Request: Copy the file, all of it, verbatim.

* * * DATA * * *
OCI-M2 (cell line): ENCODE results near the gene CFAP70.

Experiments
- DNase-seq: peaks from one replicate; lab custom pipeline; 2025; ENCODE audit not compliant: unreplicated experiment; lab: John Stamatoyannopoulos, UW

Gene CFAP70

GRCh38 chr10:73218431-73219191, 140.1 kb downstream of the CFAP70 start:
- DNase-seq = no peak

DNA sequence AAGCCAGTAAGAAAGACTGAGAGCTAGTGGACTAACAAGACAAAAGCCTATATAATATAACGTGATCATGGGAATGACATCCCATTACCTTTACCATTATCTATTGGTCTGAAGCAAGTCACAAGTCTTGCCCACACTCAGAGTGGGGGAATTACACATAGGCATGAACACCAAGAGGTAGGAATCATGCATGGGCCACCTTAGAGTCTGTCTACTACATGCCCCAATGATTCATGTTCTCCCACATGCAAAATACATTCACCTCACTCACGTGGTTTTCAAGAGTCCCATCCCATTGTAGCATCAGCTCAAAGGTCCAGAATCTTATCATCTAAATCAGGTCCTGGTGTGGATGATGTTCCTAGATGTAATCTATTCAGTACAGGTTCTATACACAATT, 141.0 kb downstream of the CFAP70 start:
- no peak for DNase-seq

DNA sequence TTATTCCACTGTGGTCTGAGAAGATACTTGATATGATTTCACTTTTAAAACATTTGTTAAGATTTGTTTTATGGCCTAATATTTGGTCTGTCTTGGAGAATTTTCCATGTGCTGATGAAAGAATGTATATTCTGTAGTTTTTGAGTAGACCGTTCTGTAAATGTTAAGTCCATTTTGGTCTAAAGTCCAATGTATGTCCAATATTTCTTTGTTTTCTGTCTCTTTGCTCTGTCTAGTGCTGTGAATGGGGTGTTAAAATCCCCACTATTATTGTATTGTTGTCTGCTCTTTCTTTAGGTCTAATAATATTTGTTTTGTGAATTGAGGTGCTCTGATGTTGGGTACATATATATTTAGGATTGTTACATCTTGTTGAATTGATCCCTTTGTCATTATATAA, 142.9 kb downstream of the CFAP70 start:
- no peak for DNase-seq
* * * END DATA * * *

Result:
OCI-M2 (cell line): ENCODE results near the gene CFAP70.

Experiments
- DNase-seq: peaks from one replicate; lab custom pipeline; 2025; ENCODE audit not compliant: unreplicated experiment; lab: John Stamatoyannopoulos, UW

Gene CFAP70

GRCh38 chr10:73218431-73219191, 140.1 kb downstream of the CFAP70 start:
- DNase-seq = no peak

DNA sequence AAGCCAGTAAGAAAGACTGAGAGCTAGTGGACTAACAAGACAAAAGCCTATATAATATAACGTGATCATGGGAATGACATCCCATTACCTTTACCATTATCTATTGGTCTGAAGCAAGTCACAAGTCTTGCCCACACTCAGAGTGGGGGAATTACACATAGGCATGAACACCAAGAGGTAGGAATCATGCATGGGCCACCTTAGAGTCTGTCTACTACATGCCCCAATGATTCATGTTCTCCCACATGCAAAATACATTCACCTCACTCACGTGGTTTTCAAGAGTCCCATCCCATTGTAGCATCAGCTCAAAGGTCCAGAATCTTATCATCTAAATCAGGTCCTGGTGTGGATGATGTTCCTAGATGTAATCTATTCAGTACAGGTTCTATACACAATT, 141.0 kb downstream of the CFAP70 start:
- no peak for DNase-seq

DNA sequence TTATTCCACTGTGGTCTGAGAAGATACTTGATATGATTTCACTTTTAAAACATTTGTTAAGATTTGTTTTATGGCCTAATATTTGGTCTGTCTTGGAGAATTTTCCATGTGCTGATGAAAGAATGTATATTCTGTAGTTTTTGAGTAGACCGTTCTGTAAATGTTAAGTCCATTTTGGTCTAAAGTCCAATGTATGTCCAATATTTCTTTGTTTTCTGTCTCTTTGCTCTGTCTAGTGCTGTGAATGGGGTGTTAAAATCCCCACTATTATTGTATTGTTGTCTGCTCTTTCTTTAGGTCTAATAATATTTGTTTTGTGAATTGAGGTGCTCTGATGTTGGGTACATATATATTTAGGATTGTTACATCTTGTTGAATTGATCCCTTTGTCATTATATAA, 142.9 kb downstream of the CFAP70 start:
- no peak for DNase-seq